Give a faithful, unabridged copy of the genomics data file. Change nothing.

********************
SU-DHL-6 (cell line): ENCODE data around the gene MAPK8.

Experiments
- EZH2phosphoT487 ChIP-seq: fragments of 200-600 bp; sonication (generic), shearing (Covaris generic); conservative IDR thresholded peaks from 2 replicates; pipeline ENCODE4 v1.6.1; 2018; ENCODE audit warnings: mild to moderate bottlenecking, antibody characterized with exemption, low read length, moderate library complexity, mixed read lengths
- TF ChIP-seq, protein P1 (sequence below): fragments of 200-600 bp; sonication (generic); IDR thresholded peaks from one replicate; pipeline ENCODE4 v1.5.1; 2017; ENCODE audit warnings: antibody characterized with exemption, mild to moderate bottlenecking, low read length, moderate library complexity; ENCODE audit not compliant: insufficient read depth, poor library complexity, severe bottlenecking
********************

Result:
SU-DHL-6 (cell line): ENCODE data around the gene MAPK8.

Experiments
- EZH2phosphoT487 ChIP-seq: fragments of 200-600 bp; sonication (generic), shearing (Covaris generic); conservative IDR thresholded peaks from 2 replicates; pipeline ENCODE4 v1.6.1; 2018; ENCODE audit warnings: mild to moderate bottlenecking, antibody characterized with exemption, low read length, moderate library complexity, mixed read lengths
- TF ChIP-seq, protein P1 (sequence below): fragments of 200-600 bp; sonication (generic); IDR thresholded peaks from one replicate; pipeline ENCODE4 v1.5.1; 2017; ENCODE audit warnings: antibody characterized with exemption, mild to moderate bottlenecking, low read length, moderate library complexity; ENCODE audit not compliant: insufficient read depth, poor library complexity, severe bottlenecking